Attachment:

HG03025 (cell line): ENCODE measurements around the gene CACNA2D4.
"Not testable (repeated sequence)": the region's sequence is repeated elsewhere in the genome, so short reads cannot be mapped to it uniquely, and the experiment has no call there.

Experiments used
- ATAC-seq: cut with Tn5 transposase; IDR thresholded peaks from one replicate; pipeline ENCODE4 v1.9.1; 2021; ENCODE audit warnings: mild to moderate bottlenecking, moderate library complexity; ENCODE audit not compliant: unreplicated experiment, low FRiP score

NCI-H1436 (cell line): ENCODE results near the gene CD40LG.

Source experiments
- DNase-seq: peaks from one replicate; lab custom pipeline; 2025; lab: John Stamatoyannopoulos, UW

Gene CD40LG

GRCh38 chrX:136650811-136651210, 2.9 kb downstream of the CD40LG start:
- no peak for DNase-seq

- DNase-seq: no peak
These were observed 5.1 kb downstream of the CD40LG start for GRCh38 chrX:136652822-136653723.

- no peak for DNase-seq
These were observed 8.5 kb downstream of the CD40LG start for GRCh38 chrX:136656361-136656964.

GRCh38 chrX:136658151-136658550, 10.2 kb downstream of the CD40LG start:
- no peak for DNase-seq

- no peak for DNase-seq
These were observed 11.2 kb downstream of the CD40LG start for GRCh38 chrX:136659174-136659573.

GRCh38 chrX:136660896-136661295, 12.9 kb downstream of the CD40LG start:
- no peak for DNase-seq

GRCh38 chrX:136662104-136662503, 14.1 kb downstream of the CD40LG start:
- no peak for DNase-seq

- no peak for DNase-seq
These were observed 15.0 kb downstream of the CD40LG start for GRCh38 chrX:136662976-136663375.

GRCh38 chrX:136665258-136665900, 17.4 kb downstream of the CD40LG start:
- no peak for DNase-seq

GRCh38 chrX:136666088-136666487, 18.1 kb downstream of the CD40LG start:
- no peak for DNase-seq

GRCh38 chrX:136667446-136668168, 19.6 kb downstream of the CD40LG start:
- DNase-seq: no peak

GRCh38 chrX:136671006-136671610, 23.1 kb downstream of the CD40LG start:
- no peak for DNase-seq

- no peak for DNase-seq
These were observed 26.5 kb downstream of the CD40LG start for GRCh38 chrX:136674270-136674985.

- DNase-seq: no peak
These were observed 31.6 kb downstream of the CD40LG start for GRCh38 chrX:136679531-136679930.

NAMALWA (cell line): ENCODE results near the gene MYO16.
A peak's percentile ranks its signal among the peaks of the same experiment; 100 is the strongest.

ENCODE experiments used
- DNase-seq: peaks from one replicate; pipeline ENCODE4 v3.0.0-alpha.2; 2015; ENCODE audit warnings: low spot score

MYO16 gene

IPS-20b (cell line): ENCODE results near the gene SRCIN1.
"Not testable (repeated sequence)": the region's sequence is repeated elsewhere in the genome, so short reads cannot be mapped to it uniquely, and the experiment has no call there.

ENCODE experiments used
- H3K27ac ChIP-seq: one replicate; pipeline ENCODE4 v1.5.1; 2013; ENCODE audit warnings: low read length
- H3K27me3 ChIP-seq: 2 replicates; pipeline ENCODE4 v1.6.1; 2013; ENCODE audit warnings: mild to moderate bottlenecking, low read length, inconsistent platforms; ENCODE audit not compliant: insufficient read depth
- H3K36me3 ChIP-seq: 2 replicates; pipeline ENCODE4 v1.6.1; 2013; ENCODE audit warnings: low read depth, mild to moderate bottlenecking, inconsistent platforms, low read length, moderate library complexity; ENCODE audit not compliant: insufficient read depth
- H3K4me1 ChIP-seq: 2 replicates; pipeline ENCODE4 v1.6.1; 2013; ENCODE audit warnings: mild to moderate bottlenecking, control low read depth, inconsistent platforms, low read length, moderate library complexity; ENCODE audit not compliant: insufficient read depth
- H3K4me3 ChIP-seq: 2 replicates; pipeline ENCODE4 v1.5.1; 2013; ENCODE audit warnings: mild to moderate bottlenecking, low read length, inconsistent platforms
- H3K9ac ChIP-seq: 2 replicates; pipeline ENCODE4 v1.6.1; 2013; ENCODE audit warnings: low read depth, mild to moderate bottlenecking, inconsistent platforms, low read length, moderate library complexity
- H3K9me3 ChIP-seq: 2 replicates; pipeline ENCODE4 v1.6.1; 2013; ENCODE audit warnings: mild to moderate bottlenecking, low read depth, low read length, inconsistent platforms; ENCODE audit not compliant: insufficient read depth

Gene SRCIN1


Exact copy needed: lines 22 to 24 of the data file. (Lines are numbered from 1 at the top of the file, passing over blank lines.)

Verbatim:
- no peak for DNase-seq

- no peak for DNase-seq
These were observed 15.0 kb downstream of the CD40LG start for GRCh38 chrX:136662976-136663375.